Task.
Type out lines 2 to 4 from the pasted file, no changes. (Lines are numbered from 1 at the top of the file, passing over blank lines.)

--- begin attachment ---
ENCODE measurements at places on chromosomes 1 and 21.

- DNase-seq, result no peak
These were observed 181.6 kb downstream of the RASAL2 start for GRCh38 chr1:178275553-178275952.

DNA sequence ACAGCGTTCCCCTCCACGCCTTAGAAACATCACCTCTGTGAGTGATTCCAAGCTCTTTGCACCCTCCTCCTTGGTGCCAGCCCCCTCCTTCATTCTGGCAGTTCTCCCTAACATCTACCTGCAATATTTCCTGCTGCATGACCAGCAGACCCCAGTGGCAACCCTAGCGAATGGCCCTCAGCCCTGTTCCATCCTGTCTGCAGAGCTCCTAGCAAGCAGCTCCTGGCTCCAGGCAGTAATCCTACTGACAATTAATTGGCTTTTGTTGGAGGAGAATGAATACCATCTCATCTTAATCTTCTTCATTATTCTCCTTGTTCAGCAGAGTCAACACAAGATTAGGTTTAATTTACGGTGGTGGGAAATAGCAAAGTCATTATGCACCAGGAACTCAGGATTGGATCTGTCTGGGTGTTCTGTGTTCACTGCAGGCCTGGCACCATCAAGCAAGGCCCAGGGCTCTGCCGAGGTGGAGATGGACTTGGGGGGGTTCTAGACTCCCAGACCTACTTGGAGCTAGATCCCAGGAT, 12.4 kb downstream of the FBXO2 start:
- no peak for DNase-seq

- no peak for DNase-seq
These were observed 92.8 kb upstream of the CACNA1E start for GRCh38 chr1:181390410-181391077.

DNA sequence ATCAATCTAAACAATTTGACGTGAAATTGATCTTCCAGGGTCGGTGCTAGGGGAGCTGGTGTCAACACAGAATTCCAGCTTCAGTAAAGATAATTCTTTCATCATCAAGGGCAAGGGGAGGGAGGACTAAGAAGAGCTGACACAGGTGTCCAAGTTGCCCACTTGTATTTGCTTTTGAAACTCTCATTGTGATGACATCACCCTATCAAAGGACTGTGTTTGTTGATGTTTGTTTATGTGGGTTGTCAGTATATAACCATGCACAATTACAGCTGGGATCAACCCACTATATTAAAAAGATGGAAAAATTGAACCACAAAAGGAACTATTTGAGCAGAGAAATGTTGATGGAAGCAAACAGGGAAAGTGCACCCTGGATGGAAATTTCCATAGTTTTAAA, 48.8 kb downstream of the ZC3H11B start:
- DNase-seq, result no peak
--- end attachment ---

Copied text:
- DNase-seq, result no peak
These were observed 181.6 kb downstream of the RASAL2 start for GRCh38 chr1:178275553-178275952.

DNA sequence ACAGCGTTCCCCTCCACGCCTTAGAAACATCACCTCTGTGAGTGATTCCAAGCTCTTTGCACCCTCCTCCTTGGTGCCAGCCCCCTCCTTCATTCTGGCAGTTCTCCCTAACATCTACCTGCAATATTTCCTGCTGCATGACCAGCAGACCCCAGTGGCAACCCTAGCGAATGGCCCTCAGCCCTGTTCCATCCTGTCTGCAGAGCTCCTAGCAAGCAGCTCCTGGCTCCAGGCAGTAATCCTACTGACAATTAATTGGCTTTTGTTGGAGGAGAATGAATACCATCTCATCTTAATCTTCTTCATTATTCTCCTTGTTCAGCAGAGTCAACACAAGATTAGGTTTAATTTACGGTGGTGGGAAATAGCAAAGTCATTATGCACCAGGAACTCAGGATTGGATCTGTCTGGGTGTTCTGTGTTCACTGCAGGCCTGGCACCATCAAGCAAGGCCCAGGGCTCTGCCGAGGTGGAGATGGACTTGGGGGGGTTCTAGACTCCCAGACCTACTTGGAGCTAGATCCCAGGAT, 12.4 kb downstream of the FBXO2 start: